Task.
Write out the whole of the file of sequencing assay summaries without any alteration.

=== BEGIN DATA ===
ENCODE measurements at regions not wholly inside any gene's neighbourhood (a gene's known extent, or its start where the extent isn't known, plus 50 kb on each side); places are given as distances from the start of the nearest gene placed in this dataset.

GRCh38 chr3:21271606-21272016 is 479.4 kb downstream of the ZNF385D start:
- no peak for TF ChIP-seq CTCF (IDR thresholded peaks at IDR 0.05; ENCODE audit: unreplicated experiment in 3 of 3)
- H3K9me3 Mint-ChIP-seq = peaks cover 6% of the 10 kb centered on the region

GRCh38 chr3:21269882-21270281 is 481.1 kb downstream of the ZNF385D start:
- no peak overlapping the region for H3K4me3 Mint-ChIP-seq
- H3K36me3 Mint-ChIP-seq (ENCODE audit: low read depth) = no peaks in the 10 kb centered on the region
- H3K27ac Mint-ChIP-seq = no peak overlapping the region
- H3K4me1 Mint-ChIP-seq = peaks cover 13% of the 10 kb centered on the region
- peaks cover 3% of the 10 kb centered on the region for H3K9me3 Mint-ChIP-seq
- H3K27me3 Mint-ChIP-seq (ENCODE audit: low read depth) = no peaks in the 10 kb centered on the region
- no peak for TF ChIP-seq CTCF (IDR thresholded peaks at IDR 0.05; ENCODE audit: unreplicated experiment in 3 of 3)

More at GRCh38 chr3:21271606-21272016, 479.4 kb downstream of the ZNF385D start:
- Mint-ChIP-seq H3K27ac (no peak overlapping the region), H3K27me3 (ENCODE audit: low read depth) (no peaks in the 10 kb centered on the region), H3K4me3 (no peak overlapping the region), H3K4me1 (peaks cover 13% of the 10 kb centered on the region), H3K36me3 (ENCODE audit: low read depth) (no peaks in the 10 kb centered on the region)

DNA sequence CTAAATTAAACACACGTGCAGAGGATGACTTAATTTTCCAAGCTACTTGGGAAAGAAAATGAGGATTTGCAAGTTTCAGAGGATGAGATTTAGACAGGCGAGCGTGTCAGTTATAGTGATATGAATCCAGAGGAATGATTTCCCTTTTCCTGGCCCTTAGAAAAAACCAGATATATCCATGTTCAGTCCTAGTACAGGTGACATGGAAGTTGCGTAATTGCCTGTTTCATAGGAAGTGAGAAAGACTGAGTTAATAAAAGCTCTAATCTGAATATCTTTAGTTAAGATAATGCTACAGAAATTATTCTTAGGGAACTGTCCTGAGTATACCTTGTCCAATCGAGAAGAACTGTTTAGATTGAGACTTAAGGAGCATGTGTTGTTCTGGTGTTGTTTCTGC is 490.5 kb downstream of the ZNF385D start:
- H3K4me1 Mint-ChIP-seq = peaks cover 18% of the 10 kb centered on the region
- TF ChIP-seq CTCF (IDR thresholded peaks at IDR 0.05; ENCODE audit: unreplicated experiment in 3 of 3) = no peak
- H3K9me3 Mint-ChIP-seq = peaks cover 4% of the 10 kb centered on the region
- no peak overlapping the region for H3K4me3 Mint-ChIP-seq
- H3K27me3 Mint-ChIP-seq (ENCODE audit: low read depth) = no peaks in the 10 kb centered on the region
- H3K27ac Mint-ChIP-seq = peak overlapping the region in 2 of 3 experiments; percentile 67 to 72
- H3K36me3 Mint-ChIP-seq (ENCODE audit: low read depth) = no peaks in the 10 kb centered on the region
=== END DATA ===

ENCODE measurements at regions not wholly inside any gene's neighbourhood (a gene's known extent, or its start where the extent isn't known, plus 50 kb on each side); places are given as distances from the start of the nearest gene placed in this dataset.

GRCh38 chr3:21271606-21272016 is 479.4 kb downstream of the ZNF385D start:
- no peak for TF ChIP-seq CTCF (IDR thresholded peaks at IDR 0.05; ENCODE audit: unreplicated experiment in 3 of 3)
- H3K9me3 Mint-ChIP-seq = peaks cover 6% of the 10 kb centered on the region

GRCh38 chr3:21269882-21270281 is 481.1 kb downstream of the ZNF385D start:
- no peak overlapping the region for H3K4me3 Mint-ChIP-seq
- H3K36me3 Mint-ChIP-seq (ENCODE audit: low read depth) = no peaks in the 10 kb centered on the region
- H3K27ac Mint-ChIP-seq = no peak overlapping the region
- H3K4me1 Mint-ChIP-seq = peaks cover 13% of the 10 kb centered on the region
- peaks cover 3% of the 10 kb centered on the region for H3K9me3 Mint-ChIP-seq
- H3K27me3 Mint-ChIP-seq (ENCODE audit: low read depth) = no peaks in the 10 kb centered on the region
- no peak for TF ChIP-seq CTCF (IDR thresholded peaks at IDR 0.05; ENCODE audit: unreplicated experiment in 3 of 3)

More at GRCh38 chr3:21271606-21272016, 479.4 kb downstream of the ZNF385D start:
- Mint-ChIP-seq H3K27ac (no peak overlapping the region), H3K27me3 (ENCODE audit: low read depth) (no peaks in the 10 kb centered on the region), H3K4me3 (no peak overlapping the region), H3K4me1 (peaks cover 13% of the 10 kb centered on the region), H3K36me3 (ENCODE audit: low read depth) (no peaks in the 10 kb centered on the region)

DNA sequence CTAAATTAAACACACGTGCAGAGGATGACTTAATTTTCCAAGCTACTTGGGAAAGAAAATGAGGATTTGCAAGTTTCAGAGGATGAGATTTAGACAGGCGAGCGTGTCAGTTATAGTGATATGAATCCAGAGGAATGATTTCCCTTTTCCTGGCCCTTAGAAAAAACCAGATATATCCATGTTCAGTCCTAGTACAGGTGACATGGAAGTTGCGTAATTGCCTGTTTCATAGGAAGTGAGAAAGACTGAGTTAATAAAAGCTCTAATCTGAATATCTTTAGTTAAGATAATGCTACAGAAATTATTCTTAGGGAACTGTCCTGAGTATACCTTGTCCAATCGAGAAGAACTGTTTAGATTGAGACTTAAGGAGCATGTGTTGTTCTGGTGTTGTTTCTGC is 490.5 kb downstream of the ZNF385D start:
- H3K4me1 Mint-ChIP-seq = peaks cover 18% of the 10 kb centered on the region
- TF ChIP-seq CTCF (IDR thresholded peaks at IDR 0.05; ENCODE audit: unreplicated experiment in 3 of 3) = no peak
- H3K9me3 Mint-ChIP-seq = peaks cover 4% of the 10 kb centered on the region
- no peak overlapping the region for H3K4me3 Mint-ChIP-seq
- H3K27me3 Mint-ChIP-seq (ENCODE audit: low read depth) = no peaks in the 10 kb centered on the region
- H3K27ac Mint-ChIP-seq = peak overlapping the region in 2 of 3 experiments; percentile 67 to 72
- H3K36me3 Mint-ChIP-seq (ENCODE audit: low read depth) = no peaks in the 10 kb centered on the region